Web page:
Landing Zone Safety

Establishing & Maintaining a Safe Helicopter Landing Zone

The thought of calling for air medical assistance is generally associated with an already stressful situation. The safe arrival and departure of that aircraft is paramount to be able to provide the assistance requested. This is a  brief summary of the key elements for establishing and maintaining a safe helicopter landing zone (LZ).

Landing Zone

  • There should be a Landing Zone Commander established who will select and prepare the landing zone.
  • The LZ Commander will assume charge of the landing zone, secure it, and maintain crowd control before, during and after the aircraft departure.
  • The LZ commander should be the person designated to communicate with the aircraft via predesignated radio frequency.
  • The LZ should be 100 ft by 100 ft area free of wires or obstacles.
  • All unnecessary persons and vehicles should be kept at least 200 ft away from the aircraft.
  • No smoking anywhere around the aircraft.
  • The surface should be firm, level, and clear of debris (avoiding tall grass if possible). Any snow or ice on LZ should be communicated to the pilot.
  • No lights should be pointed upward toward the aircraft as this may impede the vision of the pilot and crew.

Landing Zone Approach

  • The aircraft approach path depicted above demonstrates the importance of identifying all objects within a large area adjacent to the landing zone.
  • Search for any tall obstructions and communicate them to the pilot.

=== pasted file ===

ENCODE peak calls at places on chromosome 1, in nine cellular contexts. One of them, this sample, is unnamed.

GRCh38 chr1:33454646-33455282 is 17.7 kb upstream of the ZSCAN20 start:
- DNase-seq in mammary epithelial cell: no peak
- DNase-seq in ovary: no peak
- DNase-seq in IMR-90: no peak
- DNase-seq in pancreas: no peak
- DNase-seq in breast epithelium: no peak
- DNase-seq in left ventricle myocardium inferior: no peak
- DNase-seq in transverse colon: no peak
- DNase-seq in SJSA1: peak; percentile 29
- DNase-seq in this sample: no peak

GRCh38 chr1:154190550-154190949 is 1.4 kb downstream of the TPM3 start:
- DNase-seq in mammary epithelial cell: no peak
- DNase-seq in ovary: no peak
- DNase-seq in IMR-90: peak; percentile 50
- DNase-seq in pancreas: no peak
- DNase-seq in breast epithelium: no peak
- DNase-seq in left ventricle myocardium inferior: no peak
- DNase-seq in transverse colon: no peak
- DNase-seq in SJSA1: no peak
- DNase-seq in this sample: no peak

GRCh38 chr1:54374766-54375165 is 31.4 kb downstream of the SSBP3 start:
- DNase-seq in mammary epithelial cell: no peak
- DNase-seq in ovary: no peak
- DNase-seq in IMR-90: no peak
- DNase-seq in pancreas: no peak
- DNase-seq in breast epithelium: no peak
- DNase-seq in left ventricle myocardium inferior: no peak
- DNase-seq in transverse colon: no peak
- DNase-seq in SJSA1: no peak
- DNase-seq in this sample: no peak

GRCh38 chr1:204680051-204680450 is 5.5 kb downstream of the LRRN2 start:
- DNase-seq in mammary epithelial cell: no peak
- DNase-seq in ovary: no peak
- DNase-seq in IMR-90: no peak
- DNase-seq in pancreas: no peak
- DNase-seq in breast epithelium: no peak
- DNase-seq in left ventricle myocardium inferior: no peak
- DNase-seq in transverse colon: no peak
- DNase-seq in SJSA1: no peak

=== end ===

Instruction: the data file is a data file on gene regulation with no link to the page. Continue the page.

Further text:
• These obstructions should be illuminated whenever possible.
  • The aircraft will approach the landing zone into the wind.
  • Wires should be identified within the approach path and communicated to the pilot or dispatch.

Ground Safety

  • Ground personnel should never approach the helicopter unless instructed to do so by a flight crew member.
  • The flight crew will direct all loading or unloading, and will open and close the aircraft doors.
  • When directed to do so always approach or depart the aircraft in full view of the pilot (between 10 and 2 o’clock depending on the model).
  • Remember to stay clear of the tail rotor.
  • The aircraft may stay running at the scene at which any approach or departure from the aircraft should be done in a crouched position.
  • All loose items coats, scarves, hats and etc should be removed or secured prior to approaching the aircraft.
  • All items such as IV poles, IV bags, equipment and even hands or arms should not be raised above shoulder height.
  • If possible wear eye and hearing protection. The rotorwash will toss any loose gravel, dirt, and etc. The aircraft is also extremely loud.

Copyright ® 2018 Nebraska Association of Air Medical Services